The web performance world is abuzz with HTTP/2, which should (among other improvements) do away with the latency that each separate HTTP-request introduces, thus rendering aggregation of e.g. CSS & JS an anti-pattern. But there’s at least one in depth facts and figures based article that is not ready to dismiss “packaging” just yet. So: testing, testing, testing!
Autoptimize will in the not too distant future very likely have a “don’t aggregate, just minimize”-option, but the proof of the pudding will always be in the eating testing; sometimes it will be better to aggregate and minify as we do now, sometimes only minifying will be the better approach. And maybe (often?) a combination of those will make most sense: suppose you have a site on which 90% of pages share 90% of JS code. In that case it will likely (testing, testing, testing!) help performance to aggregate & minify the 90% of JS while excluding all other JS from aggregation (and minifying that). Sounds like the new whitelist-filters in Autoptimize’s API will come in handy no? 😉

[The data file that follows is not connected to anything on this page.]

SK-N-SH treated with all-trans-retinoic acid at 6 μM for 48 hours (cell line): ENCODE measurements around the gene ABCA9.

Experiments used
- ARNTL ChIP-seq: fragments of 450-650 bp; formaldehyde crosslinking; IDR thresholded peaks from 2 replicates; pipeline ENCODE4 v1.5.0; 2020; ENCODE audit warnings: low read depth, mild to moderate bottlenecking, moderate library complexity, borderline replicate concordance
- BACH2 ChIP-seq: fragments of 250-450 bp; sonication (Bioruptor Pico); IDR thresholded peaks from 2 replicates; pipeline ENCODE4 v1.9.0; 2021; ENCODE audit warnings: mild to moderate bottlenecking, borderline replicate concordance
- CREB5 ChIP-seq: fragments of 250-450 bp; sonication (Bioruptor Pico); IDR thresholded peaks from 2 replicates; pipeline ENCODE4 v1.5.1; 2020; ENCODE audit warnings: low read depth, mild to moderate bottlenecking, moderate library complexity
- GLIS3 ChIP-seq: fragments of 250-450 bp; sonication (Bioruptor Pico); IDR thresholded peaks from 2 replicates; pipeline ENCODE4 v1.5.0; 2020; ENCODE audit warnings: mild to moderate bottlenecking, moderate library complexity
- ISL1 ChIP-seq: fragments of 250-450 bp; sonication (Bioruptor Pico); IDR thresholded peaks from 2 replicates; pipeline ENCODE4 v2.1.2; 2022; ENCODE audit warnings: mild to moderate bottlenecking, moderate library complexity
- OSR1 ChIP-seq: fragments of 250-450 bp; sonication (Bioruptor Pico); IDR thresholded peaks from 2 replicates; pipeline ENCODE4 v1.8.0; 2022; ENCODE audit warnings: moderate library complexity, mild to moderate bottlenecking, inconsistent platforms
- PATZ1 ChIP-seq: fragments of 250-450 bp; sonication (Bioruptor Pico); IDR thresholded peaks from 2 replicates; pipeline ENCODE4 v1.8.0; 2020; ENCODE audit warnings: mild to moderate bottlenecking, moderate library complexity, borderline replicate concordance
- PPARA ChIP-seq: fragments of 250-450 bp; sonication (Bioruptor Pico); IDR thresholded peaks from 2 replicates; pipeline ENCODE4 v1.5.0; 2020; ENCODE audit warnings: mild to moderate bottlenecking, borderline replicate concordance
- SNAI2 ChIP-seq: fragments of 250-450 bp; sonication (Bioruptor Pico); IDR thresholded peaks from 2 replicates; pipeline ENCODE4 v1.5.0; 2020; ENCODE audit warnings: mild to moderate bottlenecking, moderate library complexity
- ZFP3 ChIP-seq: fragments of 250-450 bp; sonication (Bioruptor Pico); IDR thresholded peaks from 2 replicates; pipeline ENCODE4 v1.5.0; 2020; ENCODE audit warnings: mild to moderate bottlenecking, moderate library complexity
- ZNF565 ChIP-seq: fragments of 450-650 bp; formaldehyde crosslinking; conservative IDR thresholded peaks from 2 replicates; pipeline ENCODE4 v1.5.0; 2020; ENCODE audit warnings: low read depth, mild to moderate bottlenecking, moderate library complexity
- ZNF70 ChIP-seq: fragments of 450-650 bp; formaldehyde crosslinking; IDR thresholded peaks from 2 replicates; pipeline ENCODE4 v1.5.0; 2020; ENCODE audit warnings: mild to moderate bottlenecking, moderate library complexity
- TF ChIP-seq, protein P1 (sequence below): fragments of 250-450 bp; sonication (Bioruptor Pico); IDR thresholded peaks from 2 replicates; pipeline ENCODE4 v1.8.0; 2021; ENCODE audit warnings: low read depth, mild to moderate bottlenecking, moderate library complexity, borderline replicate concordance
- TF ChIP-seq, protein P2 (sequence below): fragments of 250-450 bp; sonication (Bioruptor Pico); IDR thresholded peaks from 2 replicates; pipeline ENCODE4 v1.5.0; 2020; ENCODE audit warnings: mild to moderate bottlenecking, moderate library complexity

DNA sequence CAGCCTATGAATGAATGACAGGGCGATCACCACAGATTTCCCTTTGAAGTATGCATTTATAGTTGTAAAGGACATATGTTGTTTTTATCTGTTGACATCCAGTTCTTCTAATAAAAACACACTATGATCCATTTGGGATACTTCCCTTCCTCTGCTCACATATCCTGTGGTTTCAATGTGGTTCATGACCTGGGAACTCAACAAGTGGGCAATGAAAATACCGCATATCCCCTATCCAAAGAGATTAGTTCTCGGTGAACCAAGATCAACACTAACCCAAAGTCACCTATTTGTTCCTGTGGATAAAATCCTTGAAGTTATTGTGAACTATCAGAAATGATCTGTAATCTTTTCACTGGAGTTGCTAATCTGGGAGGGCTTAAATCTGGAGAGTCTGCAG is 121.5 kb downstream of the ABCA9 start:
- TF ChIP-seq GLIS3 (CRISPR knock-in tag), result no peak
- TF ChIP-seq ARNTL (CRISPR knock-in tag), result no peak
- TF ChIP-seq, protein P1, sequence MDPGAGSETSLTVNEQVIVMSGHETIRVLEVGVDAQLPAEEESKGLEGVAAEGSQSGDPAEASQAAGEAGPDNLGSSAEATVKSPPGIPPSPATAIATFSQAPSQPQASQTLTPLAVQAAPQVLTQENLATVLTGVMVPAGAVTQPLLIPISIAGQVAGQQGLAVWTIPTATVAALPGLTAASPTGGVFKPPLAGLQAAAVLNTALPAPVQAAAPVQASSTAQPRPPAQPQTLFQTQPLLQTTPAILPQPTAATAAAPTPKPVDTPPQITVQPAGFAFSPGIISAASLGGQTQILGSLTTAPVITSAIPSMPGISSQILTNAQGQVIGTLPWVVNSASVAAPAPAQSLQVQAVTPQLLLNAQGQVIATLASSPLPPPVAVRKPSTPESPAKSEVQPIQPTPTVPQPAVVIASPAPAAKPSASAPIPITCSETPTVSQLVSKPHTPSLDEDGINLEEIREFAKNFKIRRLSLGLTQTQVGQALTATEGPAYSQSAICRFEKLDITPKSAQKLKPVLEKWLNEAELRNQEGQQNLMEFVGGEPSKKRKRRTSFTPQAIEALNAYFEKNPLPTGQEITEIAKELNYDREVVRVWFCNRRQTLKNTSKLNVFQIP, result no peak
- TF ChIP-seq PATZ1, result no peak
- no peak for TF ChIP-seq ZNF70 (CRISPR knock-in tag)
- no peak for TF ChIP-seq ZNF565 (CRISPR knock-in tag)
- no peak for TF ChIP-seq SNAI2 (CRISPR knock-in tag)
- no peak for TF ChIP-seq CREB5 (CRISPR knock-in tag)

Firefox OS dead or just resting?

So Peter-Paul Koch (Quirksmode) declares Firefox OS dead. I’m afraid he’s right. A pity really, as I loved the idea of an entirely open web-based mobile OS. Mozillians don’t agree, saying they’re just not going offer Firefox OS phones through carriers any more.
Or maybe It’s just resting?

Customer: I wish to complain about this here fox what I purchased not half an hour ago from this very boutique.
Shopkeeper: Oh yes, uh, Firefox OS …What’s,uh…What’s wrong with it?
Customer: I’ll tell you what’s wrong with it, my lad. It’s dead, that’s what’s wrong with it!
Shopkeeper: No, no, ‘e’s uh,…it’s resting.
Customer: Look, matey, I know a dead fox when I see one, and I’m looking at one right now.